However, there are a few ways to distinguish real papyrus from these forgeries. True papyrus is usually heavier in weight, strong, difficult to tear and somewhat opaque (though certainly not always). There are a number of stores, for example, near the Egyptian museum that do sell true papyrus and before purchasing a sample on the street, it might be advisable to visit one of these shops for comparison. The light colored papyrus has different colors or degrees of brown and one can see the veins clearly in the light. Unpainted sheets can be somewhat crunched though will retain their "memory" and thus return to a flat sheet. Of course, crushing painted papyrus is not a good idea because of the paint itself. Furthermore, reputable papyrus vendors stamp their merchandize with the store stamp to guarantee authenticity of the product. Obviously, one of the best means of making sure that true papyrus is purchased is to buy it from a reputable shop, as opposed to a street vendor.
During ancient times, there were certainly different levels of quality in papyrus paper. The best of the paper was made from the innermost material of the papyrus stalk. However, today most papyrus is of a similar grade, though there can be a few difference, and a number of different styles. In some papyrus manufacturing, the strips are placed alternating vertical and horizontal, while in others, one layer is all vertical and the next is all horizontal. Of these, the second method provides the smoother surface for painters.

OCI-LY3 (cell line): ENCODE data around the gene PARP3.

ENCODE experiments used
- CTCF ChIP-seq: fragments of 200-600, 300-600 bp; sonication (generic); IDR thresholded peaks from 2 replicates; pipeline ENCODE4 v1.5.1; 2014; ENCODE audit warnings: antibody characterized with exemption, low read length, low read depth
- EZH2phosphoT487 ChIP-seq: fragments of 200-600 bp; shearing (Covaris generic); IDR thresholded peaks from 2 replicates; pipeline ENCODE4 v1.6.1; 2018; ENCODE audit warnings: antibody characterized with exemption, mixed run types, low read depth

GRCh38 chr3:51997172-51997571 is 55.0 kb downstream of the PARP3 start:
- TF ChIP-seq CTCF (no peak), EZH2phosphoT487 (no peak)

What is more evident is the various styles of papyrus which are produced. Depending on the final process, some papyri may look very different than other papyri. When papyrus strips are soaked in water for about four to six days and pressed for an additional six days, the sheet will be brighter and the color will be light tan, though some parts of the strips will be darker in color. However, sometimes the strips are left in water for longer than a week, and as long as a month. Then it is pressed for as long as two months. This results in a sheet that takes on a dark brown solid color, which to some, appears more aged. This latter process will cause the edges of the papyri to have a hairy, or fringed appearance as a result of losing some of the natural glue in the strip and the tissue that connects the veins. While the dark papyrus looks perhaps more authentic and is actually a more expensive production technique, the light colored papyrus sheets are stronger. However, this may matter little if the intent is to frame and display the artwork.
In general, we can find all sizes of papyrus paintings. Workers cut the papyrus stalk to the length they wish for the sheet that will be produced, and since talks generally grow today as large as about four to five meters in height, this can produce a fairly large sheet of papyrus paper. They can put as many strips side by side as they please to produce the desired width. Their only limitation may be the size of their press. It must be noted, however, that many tomb and temple paintings are much larger than the more standard sizes of papyrus, and so some artists prefer to work with larger papyri sheets in order to capture the details found on the original artwork.